standard hair tricolour

long haired tricolour

litter of tricolours


Still another variation on the transgenic mouse. The incomplete expression of the tricolour mutation can lead to what is known as a splashed mouse. These mice appear mottled or marbled randomly.

Standard haired splashed


This is an interesting, yet uncommon, anomaly that transmits as a simple recessive.

Earless black tan

Markings and Body Type – Mice

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Please note that these pages are the result of a LOT of hard work by the people at PetRodents, unpaid work at that, and all text and images are copyrighted. If you really like what you see, please link to us so these hard-working folks get the credit they so richly deserve for this labour of love. Thanks!

Manx, or tailless


The dominant state of this allele is tailless, with heterozygotes (T/t) displaying varying degrees of taillessness, from short tails, stubs, or a total absence of a tail. There is also modification to the pelvic girdle in tailless mice, and this aids in distinguishing true tailless mice from those who have lost their tails through mechanical means.This gene is homozygous (T/T) lethal.


This allele produces mice with normal tails.The modifier tn is homozygous lethal.

Coat Types

Note: Unless otherwise noted, all alleles in this section are recessive and the mouse must be homozygous (i.e. two of each) for the trait to be expressed. It has been assumed that the heterozygous form of each locus is phenotypically (i.e. looks like) a normal type.

Long hair


Hair is longer than normal mice, appearing by 3 weeks of age
(21 days). Both guard hairs and undercoat are long, and can produce the appearance of “fluffiness” in some mice.




The coat is soft and extremely shiny; the sheen making it appear
as if made of satin. Has been linked with a genetic disorder which causes babies to wither and die between the 7-10 day stage of growth.




This allele creates a kinky coat, with every hair appearing crimped. Often the hair will lose this crimping by adulthood, which leaves them mouse appearing almost identical to a standard coat.

Adult frizzie




The hair is thin and wavy or curly, as are the whiskers. Not to
be confused with a true hairless since the hair, while thin, is
present. Mice will retain the curly hair throughout their lives.


Longhair fuzzy


Rex or Astrex


This allele is dominant. The hair is thick and wavy with wavy or curly whiskers. They appear almost like little sheep when young, but will lose much of the curl as they age, although they do retain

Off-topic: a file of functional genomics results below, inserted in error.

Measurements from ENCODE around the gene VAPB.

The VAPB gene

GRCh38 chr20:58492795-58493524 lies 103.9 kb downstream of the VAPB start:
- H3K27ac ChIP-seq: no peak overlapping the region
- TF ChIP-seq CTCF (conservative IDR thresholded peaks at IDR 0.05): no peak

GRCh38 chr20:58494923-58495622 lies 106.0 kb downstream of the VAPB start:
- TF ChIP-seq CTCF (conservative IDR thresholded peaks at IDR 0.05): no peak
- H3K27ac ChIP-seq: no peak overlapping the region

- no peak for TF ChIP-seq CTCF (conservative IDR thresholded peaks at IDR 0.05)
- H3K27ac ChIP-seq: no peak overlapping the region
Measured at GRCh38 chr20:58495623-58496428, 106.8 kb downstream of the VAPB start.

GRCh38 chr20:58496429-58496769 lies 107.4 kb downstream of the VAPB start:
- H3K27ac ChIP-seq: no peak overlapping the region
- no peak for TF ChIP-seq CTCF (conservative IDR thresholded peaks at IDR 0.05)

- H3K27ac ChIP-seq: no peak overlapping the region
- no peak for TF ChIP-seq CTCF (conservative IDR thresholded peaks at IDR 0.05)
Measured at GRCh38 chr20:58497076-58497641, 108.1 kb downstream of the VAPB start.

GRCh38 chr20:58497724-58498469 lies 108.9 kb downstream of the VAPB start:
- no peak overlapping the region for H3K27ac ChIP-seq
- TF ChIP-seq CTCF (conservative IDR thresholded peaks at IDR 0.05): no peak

a wavy coat as adults.Long haired rex mice (Re/* go/go) are referred to as Texel.






This allele is dominant. It produces a curly coat, but as the mouse ages the coat loses its curl and adult mice simply appear




Hairless mice initially develop a normal coat at the same time
as their regular siblings, but will lose it at the follicle level after about 10 days of age. Whiskers may or may not be shed. Some
hair will appear and be shed for the first few months of life, but
eventually the mouse will be continually hairless. The skin may
or may not be wrinkled.These mice are susceptible to cold temperatures and may suffer from suppressed immune systems, leading to an increased susceptibility to disease. Toenails often display unrestricted growth and may need to be trimmed.


This variant of the hairless gene produces mice with thickened skin
that becomes incredibly wrinkled. These mice are often referred to
as “rhino mice” and the periodic return of hair in the early months is not present in these mice.

Coat Markings



This allele is dominant and produces a scattering of white or very
lightly pigmented hairs throughout the coat.Homozygotes (Rn/Rn) are more definitely marked than heterozygotes (Rn/rn) , but both are equally viable and fertile.Roans with patches of plain black fur are called merle.




Recessive white spotting


Produces varying degrees of irregular white spotting over the entire
body in homozygotes (s/s). Has been linked to megacolon in some
cases.Often a dark mouse which carries this recessive will have a small pink patch on or near the end of the tail.

Carrier with white tail spot


Dominant white spotting


This is a dominant allele. A mouse with this gene will appear
variegated or marbled.This is homozygous (W/W) lethal, and mice with this genotype will appear as black-eyed whites (BEW) and will die shortly after birth.

Sex-Linked Brindle


Heterozygous mice will appear patchy or mottled orange and black,
similar to the appearance of tortoishell cats. Usually black is the predominant colour. This allele is dominant.This gene is lethal in males and homozygous females both of whom usually die within 2 weeks after birth.